What do you think about – Pyrethrum? (And a bit about black aphids)

I have an ongoing problem with black aphids in my garden.  They lay waste to my spring onions, garlic chives, normal chives, garlic (when I grow it) and pretty much anything else I plant in the allium family.

Black aphids thrive in moist conditions and particularly enjoy weaker plants.  Because my garden gets less than full sun I think my plants are particular susceptible.

Here are some attacking a baby garlic chive plant:

DSC_0049 (848x1280)I have tried squishing them.  I have tried spraying them off with the hose (a technique I find effective with normal aphids).  I have tried chilli and garlic sprays.  No success.  The only thing I can find that gets rid of them is pyrethrum.

Hence the question – should I use it?  I know it’s generally considered a ‘safe’ pesticide, but not necessarily by everyone.  I also know it can kill beneficial insects if they come into contact with it.

So should I use it?  Do you use an insecticide?  Or another method for containing the bugs?

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12 Responses to What do you think about – Pyrethrum? (And a bit about black aphids)

  1. Michelle says:

    Have you tried insecticidal soap, that works in the short run for me. The best long term strategy I have is to keep plenty of flowering plants in the garden to lure in adult beneficial insects whose offspring will feast on aphids. Sweet alyssum, coriander, fennel, dill or any other umbelifera in bloom will attract parasitizing wasps or hover flies or other good bugs. It takes some patience but once you establish a population of good bugs it is amazing how much help they can be.

    • Liz says:

      Yet another good reason to keep trying to grow coriander in summer. I’ve been struggling with the dill this year – doesn’t seem to want to take. Funny given that you guys call it ‘weed’.

  2. Beth says:

    Definately try the soap cure. I had massive numbers on my new plum tree sapling – so thick that the tree looked black. It was made worse by the ants shepherding them so that the natural predators couldn’t help. If it wasn’t for Yates Naturasoap I would no longer have a plum sapling.

    • Liz says:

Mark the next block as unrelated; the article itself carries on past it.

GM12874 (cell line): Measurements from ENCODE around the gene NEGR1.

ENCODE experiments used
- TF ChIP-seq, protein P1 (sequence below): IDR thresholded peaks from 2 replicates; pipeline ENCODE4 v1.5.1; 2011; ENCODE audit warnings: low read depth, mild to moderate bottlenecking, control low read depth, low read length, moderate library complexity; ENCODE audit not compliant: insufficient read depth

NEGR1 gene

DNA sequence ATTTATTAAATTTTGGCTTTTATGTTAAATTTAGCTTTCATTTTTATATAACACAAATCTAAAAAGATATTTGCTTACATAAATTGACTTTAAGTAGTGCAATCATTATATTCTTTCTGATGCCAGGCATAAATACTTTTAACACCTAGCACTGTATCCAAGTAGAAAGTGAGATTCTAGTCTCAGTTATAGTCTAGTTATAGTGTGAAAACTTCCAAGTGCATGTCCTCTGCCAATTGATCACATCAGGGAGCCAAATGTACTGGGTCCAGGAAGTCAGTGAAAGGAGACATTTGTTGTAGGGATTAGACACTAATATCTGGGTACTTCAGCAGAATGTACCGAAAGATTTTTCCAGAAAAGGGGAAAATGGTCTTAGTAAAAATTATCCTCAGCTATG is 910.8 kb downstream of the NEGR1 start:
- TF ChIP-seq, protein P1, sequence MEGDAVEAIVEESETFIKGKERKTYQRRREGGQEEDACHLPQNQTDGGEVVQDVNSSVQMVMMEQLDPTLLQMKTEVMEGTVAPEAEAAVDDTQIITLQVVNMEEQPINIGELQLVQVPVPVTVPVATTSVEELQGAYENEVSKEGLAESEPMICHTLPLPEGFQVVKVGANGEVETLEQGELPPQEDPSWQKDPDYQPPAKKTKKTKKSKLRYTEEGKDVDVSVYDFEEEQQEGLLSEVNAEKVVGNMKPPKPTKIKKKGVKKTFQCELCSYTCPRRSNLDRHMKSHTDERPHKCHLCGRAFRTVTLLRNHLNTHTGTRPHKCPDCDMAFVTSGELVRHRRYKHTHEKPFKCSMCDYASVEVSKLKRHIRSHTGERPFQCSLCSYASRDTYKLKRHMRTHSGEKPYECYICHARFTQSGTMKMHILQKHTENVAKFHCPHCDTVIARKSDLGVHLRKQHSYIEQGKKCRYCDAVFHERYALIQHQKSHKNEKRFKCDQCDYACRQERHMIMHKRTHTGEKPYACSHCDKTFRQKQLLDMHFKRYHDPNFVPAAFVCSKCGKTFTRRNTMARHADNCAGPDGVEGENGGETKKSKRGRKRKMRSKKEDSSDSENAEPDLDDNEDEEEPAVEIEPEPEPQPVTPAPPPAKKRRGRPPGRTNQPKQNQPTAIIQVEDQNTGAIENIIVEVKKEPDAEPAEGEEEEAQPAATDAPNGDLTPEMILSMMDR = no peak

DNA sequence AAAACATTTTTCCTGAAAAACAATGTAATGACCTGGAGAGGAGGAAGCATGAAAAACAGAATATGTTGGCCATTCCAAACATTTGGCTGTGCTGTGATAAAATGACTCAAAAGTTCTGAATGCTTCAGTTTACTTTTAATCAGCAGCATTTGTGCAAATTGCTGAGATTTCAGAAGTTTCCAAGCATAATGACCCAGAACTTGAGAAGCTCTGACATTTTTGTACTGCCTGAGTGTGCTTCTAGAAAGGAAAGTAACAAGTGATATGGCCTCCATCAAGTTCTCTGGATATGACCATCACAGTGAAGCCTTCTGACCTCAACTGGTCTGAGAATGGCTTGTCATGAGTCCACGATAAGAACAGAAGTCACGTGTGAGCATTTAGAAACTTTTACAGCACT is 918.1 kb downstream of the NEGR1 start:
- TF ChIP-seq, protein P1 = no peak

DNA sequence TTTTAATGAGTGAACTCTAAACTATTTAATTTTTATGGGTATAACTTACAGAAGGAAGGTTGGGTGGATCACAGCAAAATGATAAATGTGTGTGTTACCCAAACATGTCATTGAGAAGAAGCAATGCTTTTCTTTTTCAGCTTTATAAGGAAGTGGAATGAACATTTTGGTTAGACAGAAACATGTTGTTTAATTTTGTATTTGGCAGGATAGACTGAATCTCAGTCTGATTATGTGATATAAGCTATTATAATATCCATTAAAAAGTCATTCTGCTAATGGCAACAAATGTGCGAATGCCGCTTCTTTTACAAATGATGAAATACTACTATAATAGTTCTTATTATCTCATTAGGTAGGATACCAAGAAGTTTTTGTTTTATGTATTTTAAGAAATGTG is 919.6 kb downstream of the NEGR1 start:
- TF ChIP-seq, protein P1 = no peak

Ants shepherd the green type aphids on my tamarillo – I’ve always found it an absolutely fascinating thing. Thanks for the advice re:Naturasoap

  3. Steph says:

    I definitely agree with Michell regarding beneficial bugs. I struggled with recurring aphid plagues in my small courtyard garden for over a year. The cycle was finally broken by importing lacewing larvae. They were integral to returning the balance of good/bad bugs. I also companion planted with good bug attracting plants such as Michelle mentioned. Now when there is the occasional aphid population flare up I use either Eco-oil or neem oil ASAP! Both are very effective & don’t harm good bugs.
    Hope this is useful.

    • Liz says:

      I haven’t tried Eco-oil but think I should. I do like the companion planting idea – I just need to do a bit of research re: what eats the black aphids – not sure if it is ladybird like the standard aphids – I have never seen any on the affected plants.

  4. I do use pyrethrum for several pesky bugs I get, including squash bugs and flea beetles. Aphids are not usually a big problem for me, and I use neem oil or insecticidal soap for them when they do appear.

  5. Jess says:

    I try not to use anything on the bad bugs where possible, as it doesn’t take long for the good bugs and their babies to move in and decimate them. It sometimes takes a couple of weeks for this to happen though, so if the bad bugs are voraciously devouring something that I can’t bear to lose, and I can’t see evidence of any good bugs I’ll reach for the Yates Naturasoap.

  6. Neem oil is good. I have occasionally used pyrethrum in the past which worked with aphids however now I have a bee hive, it’s a big no no.

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